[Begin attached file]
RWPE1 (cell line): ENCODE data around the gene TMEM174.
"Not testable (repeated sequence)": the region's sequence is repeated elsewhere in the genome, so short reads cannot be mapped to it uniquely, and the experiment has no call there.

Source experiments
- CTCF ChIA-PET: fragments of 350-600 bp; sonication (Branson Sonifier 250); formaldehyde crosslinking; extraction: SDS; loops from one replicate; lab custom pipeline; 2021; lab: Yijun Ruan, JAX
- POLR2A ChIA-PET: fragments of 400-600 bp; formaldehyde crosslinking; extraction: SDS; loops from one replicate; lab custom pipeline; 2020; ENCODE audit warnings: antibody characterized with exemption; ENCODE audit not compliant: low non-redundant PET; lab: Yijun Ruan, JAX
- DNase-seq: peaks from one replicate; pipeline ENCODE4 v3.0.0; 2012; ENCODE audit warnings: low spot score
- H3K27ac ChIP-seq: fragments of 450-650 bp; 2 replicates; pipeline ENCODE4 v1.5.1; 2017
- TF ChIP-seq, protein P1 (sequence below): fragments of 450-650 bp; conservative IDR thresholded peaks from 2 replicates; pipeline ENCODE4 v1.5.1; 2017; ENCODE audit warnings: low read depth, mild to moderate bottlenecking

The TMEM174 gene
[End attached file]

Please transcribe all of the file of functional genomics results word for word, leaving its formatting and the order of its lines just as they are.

RWPE1 (cell line): ENCODE data around the gene TMEM174.
"Not testable (repeated sequence)": the region's sequence is repeated elsewhere in the genome, so short reads cannot be mapped to it uniquely, and the experiment has no call there.

Source experiments
- CTCF ChIA-PET: fragments of 350-600 bp; sonication (Branson Sonifier 250); formaldehyde crosslinking; extraction: SDS; loops from one replicate; lab custom pipeline; 2021; lab: Yijun Ruan, JAX
- POLR2A ChIA-PET: fragments of 400-600 bp; formaldehyde crosslinking; extraction: SDS; loops from one replicate; lab custom pipeline; 2020; ENCODE audit warnings: antibody characterized with exemption; ENCODE audit not compliant: low non-redundant PET; lab: Yijun Ruan, JAX
- DNase-seq: peaks from one replicate; pipeline ENCODE4 v3.0.0; 2012; ENCODE audit warnings: low spot score
- H3K27ac ChIP-seq: fragments of 450-650 bp; 2 replicates; pipeline ENCODE4 v1.5.1; 2017
- TF ChIP-seq, protein P1 (sequence below): fragments of 450-650 bp; conservative IDR thresholded peaks from 2 replicates; pipeline ENCODE4 v1.5.1; 2017; ENCODE audit warnings: low read depth, mild to moderate bottlenecking

The TMEM174 gene